– BY BRETT BUCHERT –
Think for a moment about the saddest you’ve ever felt in your life, the angriest you’ve ever been, and the most anxiety you’ve ever dealt with. Now imagine all of that happening at once: extreme depression, severe anxiety, and anger bordering on rage on top of other symptoms like suicidal thoughts, fatigue, cravings, bloating, and headaches. Finally, realise that this happens for almost two weeks each month with no real situational cause. Sounds like hell? It is and it’s called Premenstrual Dysphoric Disorder (PMDD).
PMDD is a little understood but highly debilitating genetic condition that’s related to a woman’s menstrual cycle. It affects as many as 10 million women in the US and Europe alone; 2-10% of women in their reproductive years, according to the Gia Allemand Foundation for PMDD. Women with PMDD experience the aforementioned symptoms, among others, which usually start about one to two weeks before their period (during the premenstrual, or luteal phase). Then, when the period comes, the symptoms go (a small blessing) allowing a woman to feel ‘normal’ and herself, before they come again the next month to wreak havoc on her life and relationships.
PMDD affects 1 in 20 women
Far more severe than premenstrual syndrome (PMS), PMDD is a chronic medical condition that needs attention and treatment. Without effective treatment, the heartbreaking fact is that approximately 15% of women with PMDD will attempt suicide in her lifetime. This is partly because for far too long women with the condition have lacked support or even medical validation. In fact, 80% of women with PMDD are not diagnosed at all, or are diagnosed with other conditions like depression and bipolar disorder. These women often find little relief from treatments as they aren’t targeting the real culprit: PMDD.
Symptom tracking is the key
However, I want to change that. Earlier this year, I, along with my mother, Sheila Buchert, began developing an app known as the Me v PMDD Symptom Tracker. The goal of this app: to diminish the diagnosis gap and help women with PMDD to better track and manage their symptoms so they can lead happier, healthier lives.
Me v PMDD will make symptom and treatment tracking for PMDD accessible and simple, by featuring easy-to-read symptom graphs to help women and their doctors understand and more effectively treat PMDD. The app will help replace the antiquated printable symptom tracking charts currently made available online. It will also include a Self-Love Journal for personal affirmations and reminders of coping mechanisms, as well as resources to learn more about PMDD, links to peer support, suicide/crisis hotlines, and doctors in your area who treat PMDD. These resources are made possible by Me v PMDD’s partnership with the Gia Allemand Foundation for PMDD, the leading US organization advocating for the prevention, treatment, and research of this condition.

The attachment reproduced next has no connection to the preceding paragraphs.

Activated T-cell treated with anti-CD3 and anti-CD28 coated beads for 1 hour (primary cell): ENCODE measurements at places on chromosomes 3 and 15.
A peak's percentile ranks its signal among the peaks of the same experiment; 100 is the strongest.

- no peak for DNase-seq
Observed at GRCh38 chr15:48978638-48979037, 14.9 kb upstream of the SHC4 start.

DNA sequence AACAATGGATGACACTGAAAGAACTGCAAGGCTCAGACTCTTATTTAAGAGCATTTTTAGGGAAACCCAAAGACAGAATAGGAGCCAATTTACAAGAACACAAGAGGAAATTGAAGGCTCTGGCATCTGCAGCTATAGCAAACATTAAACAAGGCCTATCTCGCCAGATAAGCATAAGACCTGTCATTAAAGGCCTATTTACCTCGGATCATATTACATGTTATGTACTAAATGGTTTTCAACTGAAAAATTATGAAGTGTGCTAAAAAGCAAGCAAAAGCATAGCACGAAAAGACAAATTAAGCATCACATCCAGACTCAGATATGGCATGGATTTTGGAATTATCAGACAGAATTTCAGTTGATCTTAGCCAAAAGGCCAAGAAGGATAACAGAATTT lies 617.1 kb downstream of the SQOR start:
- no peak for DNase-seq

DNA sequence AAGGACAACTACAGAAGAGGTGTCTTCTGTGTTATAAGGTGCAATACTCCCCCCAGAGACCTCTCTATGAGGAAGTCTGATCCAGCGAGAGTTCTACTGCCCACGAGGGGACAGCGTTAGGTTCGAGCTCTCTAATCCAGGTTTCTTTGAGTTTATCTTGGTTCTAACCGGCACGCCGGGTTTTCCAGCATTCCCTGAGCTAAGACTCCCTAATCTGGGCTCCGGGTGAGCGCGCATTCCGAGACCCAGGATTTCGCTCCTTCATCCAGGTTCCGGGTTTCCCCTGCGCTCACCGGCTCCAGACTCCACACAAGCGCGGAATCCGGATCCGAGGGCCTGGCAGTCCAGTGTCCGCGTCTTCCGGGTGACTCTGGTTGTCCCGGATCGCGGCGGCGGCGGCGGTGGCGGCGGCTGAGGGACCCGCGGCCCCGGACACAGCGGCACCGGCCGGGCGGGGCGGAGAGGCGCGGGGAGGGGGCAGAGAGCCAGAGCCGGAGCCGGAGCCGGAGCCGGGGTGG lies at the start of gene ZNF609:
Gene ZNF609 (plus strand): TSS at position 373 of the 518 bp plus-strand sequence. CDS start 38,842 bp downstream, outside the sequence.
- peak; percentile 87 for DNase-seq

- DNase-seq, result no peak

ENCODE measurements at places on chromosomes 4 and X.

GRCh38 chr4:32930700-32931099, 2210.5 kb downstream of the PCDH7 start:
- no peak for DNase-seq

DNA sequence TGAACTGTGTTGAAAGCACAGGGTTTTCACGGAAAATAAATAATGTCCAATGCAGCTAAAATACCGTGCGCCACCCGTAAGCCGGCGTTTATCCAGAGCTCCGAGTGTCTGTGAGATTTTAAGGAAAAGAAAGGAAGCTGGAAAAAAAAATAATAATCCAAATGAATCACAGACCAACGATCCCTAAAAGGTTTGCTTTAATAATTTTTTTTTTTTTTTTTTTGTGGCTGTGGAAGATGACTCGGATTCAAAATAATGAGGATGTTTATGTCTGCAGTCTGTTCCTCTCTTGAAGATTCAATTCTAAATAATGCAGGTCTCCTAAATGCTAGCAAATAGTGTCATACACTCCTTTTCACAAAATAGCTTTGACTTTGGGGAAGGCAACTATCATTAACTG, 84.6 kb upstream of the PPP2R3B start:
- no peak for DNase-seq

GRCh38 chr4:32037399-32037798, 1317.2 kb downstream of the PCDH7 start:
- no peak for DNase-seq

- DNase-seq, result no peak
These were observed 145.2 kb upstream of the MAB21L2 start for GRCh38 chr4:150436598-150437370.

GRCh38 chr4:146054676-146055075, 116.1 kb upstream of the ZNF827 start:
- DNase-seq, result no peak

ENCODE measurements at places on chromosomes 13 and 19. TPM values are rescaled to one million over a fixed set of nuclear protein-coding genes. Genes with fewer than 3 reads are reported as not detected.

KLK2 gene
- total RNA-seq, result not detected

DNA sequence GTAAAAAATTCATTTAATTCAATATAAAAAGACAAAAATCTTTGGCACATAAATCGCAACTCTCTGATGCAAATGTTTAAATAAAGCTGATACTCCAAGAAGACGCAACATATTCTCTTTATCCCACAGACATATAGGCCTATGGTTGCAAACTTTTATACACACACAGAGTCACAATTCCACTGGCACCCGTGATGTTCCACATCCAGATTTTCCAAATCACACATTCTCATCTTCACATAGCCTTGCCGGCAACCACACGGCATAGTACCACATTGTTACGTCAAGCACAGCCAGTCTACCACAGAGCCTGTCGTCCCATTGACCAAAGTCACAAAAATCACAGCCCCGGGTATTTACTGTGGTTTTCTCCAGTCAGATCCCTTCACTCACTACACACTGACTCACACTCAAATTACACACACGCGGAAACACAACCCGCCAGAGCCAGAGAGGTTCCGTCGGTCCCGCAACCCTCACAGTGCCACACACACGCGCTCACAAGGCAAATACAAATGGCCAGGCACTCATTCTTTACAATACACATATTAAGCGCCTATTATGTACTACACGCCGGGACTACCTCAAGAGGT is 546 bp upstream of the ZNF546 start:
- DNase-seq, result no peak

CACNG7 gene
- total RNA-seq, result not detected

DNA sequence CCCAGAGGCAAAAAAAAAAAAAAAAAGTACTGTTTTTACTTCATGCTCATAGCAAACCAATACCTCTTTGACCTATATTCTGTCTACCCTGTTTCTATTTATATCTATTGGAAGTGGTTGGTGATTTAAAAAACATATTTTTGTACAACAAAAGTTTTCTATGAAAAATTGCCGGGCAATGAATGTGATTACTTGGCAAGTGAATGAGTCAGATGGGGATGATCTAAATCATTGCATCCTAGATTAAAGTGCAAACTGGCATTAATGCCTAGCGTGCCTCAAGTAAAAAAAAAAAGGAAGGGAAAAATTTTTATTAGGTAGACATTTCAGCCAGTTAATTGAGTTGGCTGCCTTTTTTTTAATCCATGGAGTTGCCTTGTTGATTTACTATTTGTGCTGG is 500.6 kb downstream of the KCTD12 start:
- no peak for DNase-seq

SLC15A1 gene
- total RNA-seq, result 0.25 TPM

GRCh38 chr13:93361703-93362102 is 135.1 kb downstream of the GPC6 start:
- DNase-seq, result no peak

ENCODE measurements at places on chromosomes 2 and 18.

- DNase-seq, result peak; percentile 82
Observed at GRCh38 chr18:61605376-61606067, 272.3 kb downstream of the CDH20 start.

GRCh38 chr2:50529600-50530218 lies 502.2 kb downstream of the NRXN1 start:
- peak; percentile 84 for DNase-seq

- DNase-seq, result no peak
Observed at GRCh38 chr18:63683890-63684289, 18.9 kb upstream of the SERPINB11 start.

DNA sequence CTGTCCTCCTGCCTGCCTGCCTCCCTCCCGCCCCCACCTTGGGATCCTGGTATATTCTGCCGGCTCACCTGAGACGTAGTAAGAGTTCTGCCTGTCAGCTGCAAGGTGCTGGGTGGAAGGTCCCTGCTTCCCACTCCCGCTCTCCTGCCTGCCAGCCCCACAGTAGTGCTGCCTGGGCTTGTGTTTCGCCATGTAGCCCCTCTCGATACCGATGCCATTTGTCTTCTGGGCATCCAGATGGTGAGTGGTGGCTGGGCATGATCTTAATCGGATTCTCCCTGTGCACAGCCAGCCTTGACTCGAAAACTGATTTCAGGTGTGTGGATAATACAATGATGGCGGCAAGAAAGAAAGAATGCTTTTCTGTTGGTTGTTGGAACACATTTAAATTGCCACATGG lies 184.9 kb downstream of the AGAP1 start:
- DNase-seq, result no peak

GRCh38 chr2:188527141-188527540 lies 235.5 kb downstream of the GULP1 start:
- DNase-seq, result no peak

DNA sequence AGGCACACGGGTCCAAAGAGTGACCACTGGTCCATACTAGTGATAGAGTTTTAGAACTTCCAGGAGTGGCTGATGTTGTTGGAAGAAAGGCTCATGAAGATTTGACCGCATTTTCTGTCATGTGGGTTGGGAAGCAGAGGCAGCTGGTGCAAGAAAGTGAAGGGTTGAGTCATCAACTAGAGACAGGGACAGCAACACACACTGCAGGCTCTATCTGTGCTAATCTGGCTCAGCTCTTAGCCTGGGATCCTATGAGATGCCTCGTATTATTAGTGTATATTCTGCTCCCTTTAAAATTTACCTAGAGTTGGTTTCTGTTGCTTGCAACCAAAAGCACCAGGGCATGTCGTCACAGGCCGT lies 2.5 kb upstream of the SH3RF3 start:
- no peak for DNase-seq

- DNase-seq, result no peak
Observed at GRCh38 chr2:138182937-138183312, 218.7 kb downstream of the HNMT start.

‘For us, it’s personal’
Period tracking apps are all the rage these days. It’s so important for all women with periods to better know their bodies. Me v PMDD takes period tracking a step further though. It’s specifically designed for women with PMDD who need the ability to track many mood symptoms that the leading period tracking apps just don’t cover in detail. We hope it can contribute to the changing tides surrounding women’s menstrual health and lead to better support, resources, and more effective treatment for women with PMDD.
Why do we care? Well, for us, it’s personal. I’ve suffered from PMDD since puberty, but at the time we didn’t know it. Flash forward ten years, after hundreds of counseling sessions, a mix bag of antidepressants, supplements, and anti-anxiety medications that didn’t work, and so much emotional pain, I decided I needed a semester home from college to cope. By the suggestion of my personal (and life-saving) physician, and my mom’s immense help, I began to track my symptoms plotted over my menstrual cycle. To my doctor, the data was undeniable: I had PMDD.
‘It was never my fault; it was PMDD’
I’ve begun treatment for PMDD that is actually working! I’ve let go of the shame and blame I’ve put on myself for years, because through my tracking and my diagnosis I can now see that it was never my fault – it was PMDD. Tracking saved my life. I need this app to continue improving my mental health, and millions of women around the world need it too. I leave you all, people with periods, with the call to practise self-care in your life and consider tracking your symptoms if you’ve struggled with your mental health and received little relief. It could well be PMDD, and now, there’s an app for that.
The International Association for Premenstrual Disorders (IAMPD) is a lifeline of support, information, and resources for women and AFAB individuals with Premenstrual Dysphoric Disorder (PMDD) and Premenstrual Exacerbation (PME). Check out the website here. April is PMDD Awareness Month. Throughout April 2021, buildings & landmarks around the world will light up TEAL to shine a light on PMDD awareness.
About the author
The American Brett Buchert suffers from PMDD and only found out about this after tracking her symptoms. Wanting to help women all over the world who might also be suffering from PMDD, together with her mother Sheila she created the ‘Me v PMDD’ Symptom Tracker app. Follow Brett on Instagram.
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Photo above: Corinne Kutz via Unsplash.